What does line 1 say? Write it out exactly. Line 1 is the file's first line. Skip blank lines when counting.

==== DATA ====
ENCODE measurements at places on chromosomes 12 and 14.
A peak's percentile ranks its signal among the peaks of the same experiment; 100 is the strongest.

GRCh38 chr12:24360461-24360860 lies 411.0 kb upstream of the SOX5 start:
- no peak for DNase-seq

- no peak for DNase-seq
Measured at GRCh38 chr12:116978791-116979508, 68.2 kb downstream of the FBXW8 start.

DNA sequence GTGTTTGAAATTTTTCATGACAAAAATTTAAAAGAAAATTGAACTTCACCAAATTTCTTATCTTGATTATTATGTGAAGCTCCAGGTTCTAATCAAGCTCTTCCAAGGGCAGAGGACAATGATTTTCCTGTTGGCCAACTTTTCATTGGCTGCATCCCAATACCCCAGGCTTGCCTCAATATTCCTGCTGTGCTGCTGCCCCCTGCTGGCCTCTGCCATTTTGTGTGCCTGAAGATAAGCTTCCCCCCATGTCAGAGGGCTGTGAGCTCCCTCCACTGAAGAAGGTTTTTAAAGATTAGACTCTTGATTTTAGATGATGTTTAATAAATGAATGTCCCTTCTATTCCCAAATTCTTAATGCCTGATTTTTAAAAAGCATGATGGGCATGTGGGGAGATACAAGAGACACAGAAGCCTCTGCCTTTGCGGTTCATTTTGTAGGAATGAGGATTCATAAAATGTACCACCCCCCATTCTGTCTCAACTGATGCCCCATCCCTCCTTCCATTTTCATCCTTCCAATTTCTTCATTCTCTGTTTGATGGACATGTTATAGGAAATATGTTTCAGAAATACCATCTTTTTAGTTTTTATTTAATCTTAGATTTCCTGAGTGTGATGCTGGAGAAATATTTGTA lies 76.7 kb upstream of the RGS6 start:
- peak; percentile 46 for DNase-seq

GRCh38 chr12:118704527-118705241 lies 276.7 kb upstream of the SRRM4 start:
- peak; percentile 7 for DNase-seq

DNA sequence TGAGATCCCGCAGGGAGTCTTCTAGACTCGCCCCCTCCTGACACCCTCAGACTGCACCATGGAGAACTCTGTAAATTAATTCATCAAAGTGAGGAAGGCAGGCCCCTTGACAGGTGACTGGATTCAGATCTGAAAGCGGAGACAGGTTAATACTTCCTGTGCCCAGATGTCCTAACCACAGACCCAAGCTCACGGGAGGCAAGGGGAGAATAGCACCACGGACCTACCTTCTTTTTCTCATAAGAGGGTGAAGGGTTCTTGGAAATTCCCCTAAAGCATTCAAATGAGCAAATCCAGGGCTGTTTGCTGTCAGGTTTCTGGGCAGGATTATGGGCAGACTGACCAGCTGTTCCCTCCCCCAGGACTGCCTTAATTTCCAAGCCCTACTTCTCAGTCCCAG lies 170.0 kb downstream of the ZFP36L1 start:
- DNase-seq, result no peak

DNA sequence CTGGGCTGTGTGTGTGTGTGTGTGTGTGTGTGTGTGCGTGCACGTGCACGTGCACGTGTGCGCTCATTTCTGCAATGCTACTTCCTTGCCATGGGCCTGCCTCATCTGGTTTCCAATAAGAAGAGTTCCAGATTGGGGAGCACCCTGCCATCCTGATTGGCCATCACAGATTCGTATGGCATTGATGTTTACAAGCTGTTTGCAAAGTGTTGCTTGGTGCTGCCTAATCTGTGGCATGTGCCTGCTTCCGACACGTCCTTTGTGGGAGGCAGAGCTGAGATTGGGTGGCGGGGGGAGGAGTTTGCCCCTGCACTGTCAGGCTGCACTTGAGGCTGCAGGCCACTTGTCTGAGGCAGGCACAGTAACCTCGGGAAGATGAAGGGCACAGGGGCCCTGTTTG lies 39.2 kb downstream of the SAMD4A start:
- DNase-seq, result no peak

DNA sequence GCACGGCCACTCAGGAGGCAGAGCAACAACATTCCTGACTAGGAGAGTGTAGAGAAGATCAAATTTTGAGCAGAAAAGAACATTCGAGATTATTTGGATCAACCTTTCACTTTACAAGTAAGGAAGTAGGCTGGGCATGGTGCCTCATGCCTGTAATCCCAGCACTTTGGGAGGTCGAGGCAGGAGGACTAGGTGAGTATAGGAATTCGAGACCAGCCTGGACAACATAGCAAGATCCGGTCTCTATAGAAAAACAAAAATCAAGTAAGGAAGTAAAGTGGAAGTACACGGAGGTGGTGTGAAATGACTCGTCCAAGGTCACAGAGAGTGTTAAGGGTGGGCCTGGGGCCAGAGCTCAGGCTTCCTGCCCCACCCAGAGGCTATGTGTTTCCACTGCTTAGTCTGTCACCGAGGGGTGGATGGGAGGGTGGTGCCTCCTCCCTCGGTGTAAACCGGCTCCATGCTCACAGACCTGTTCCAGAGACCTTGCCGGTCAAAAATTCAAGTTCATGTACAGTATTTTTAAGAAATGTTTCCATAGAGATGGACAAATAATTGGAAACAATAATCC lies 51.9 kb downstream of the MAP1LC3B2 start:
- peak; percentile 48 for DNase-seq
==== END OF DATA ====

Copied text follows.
ENCODE measurements at places on chromosomes 12 and 14.